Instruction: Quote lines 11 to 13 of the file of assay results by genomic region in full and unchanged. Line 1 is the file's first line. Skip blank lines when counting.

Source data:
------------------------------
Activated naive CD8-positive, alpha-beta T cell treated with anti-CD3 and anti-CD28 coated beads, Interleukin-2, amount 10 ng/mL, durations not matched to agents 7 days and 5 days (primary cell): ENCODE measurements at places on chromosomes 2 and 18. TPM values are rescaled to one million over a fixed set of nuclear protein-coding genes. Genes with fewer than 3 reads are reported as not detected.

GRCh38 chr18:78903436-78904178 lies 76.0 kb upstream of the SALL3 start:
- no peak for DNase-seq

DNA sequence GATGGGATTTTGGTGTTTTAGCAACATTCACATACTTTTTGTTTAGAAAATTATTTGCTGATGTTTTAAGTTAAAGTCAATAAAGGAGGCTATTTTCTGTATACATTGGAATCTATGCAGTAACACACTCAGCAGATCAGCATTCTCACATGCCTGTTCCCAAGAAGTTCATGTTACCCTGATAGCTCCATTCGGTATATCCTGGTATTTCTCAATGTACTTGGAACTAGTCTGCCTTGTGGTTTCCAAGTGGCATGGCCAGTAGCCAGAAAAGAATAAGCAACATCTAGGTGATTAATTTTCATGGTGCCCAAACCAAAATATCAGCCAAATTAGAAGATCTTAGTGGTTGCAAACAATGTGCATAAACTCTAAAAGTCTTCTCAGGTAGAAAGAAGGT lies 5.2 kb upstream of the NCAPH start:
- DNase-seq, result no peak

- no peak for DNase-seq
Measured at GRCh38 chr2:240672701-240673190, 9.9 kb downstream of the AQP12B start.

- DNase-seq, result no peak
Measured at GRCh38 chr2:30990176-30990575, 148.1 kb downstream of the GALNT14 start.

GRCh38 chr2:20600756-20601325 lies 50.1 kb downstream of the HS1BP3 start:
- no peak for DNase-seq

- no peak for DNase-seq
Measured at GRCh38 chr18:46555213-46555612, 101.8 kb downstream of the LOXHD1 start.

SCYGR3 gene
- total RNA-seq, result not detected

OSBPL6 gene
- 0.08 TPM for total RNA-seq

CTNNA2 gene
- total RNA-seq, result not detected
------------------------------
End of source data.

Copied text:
- no peak for DNase-seq

- no peak for DNase-seq
Measured at GRCh38 chr18:46555213-46555612, 101.8 kb downstream of the LOXHD1 start.